Pharma and other health care manufacturing sectors have been furiously trying to forecast how Obamacare and other changes in the environment, such as the consolidation of medical practices, will affect their futures. As one example, previous postings here discussed how practice consolidation under hospital-dominated, Integrated Delivery Networks (IDNs), together with the universal adoption of Electronic Medical Records (EMR) by 2015, will lead to providers and payors selecting drugs through a process of "duelling databases."
The consequence of practice consolidation and EMR will be the final nail in the coffin for pharma's megacompany-blockbuster model. Companies that can prosper with a line of small, niche products will generate top value for their investors while the megacompanies capitalized at $160 billion after shortsighted mergers won't be able to grow their earnings per share by relying on small products.
Last week's public disclosure of a whistleblower lawsuit, filed in California during 2007, now calls into question the entire scope and process of pharmaceutical marketing. In that suit a former employee of Bristol-Myers Squibb (BMS) alleges the company engaged in a mammoth kickback scheme to induce California physicians to prescribe branded BMS products. These kickbacks obliged insurers and other payors to pay more for drugs than they otherwise would have.
So what exactly were these kickbacks? The suit alleges that in addition to cash payments, the company provided physicians with "gifts" such as tickets for luxury suites at Los Angeles Lakers basketball games, balls autographed by star players, invitations to Lakers fantasy camps, and similar perquisites. On numerous occasions, according to the suit, BMS "rented suites at Staples Center and held catered events for physicians at Lakers games."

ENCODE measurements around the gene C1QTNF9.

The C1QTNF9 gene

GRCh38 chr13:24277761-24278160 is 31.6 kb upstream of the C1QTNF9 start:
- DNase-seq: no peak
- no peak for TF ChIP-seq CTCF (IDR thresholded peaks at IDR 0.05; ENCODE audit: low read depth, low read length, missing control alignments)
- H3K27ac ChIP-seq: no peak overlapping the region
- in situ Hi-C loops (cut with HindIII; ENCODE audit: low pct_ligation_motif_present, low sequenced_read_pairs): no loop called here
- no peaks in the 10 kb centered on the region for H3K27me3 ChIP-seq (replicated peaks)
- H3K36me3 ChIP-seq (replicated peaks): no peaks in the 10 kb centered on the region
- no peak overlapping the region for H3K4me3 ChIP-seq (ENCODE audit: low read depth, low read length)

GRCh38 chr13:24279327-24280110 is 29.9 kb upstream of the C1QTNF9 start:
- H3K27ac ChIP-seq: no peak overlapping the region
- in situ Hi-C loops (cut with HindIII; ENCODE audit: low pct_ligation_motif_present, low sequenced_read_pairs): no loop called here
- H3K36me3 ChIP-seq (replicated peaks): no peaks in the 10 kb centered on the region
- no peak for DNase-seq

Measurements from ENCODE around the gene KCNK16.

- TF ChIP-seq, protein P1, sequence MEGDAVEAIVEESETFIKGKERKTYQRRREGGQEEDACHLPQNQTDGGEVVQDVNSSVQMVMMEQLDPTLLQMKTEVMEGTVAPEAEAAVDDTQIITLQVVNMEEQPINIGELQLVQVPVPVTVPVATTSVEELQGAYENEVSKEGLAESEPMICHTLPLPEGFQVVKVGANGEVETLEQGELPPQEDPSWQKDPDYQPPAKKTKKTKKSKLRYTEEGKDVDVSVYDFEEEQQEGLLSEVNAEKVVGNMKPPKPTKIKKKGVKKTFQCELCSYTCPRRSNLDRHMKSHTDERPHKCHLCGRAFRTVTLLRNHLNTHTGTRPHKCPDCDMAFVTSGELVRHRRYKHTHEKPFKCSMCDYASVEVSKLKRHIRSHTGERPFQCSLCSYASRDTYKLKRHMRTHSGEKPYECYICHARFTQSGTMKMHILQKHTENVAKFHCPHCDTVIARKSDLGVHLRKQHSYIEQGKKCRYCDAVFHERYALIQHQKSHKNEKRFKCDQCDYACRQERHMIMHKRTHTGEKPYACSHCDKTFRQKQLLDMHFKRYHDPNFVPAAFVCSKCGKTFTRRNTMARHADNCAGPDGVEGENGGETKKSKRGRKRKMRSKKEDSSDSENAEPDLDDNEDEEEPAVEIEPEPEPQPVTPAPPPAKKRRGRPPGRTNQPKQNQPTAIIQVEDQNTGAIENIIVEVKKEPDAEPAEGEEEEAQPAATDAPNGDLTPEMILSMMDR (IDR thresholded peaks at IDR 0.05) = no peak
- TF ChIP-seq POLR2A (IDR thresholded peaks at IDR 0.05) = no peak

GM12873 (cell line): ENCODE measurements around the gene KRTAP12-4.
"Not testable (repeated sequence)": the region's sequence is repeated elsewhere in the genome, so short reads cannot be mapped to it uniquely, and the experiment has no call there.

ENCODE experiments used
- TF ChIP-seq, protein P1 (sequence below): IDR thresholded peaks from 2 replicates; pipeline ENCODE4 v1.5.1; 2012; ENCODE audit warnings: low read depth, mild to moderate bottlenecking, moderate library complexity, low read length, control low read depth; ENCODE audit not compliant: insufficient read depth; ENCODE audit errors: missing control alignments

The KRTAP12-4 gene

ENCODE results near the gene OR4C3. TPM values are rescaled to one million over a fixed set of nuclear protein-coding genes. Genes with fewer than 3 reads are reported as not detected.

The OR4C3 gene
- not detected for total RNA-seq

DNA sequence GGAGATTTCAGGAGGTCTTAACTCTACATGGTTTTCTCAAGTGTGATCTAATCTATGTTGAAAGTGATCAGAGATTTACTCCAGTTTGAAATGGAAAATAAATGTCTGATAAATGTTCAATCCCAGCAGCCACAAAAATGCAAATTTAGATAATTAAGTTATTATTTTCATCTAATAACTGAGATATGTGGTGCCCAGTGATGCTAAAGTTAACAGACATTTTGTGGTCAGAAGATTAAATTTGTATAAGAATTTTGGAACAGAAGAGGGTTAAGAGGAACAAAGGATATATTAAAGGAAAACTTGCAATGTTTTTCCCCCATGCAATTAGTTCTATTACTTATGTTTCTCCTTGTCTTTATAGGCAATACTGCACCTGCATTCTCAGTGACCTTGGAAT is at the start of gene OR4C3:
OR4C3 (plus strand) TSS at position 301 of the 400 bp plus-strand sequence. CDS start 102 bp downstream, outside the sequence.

BMS allegedly obtained this access to the Lakers through the intervention of a former player named Lucius Allen. Allen went on to work for BMS for six years and left the company in 2003. In 2010 Allen and his wife, who also worked for BMS, joined the whistleblower suit as co-plaintiffs. They provided attorneys with information on how BMS used various inducements to get physicians to write prescriptions for its drugs. Last week the California insurance commission also joined the suit. Commissioner Dave Jones charged that insurance companies in the state spent more than $3.5 billion to cover the costs of BMS drugs promoted by kickbacks.
BMS purportedly did not rely strictly on sports tickets, fancy meals, and expense-paid trips to induce physicians to prescribe their products. The suit also alleges the company disbursed hard cash, typically classified in the business as "honoraria." All told the whistleblower suit claims BMS paid 15,000 kickbacks to physicians between 1999 and 2005, even as Insurance Commissioner Jones also claims he has evidence showing that kickbacks still continue.
So in forecasting the impact of current trends on pharma, it seems likely that the efforts by public and private payors to control costs will play a larger role. In particular, the payors will try to drastically change the way pharma has operated for more than 60 years to influence physicians. The thrust of their efforts, both in court and through their reimbursement practices, point to forbidding any marketing influence that manufacturers seek to exert on physicians. This pressure and the consolidation of practices under IDNs will consign pharmaceutical marketing to a far smaller and more discreet role.
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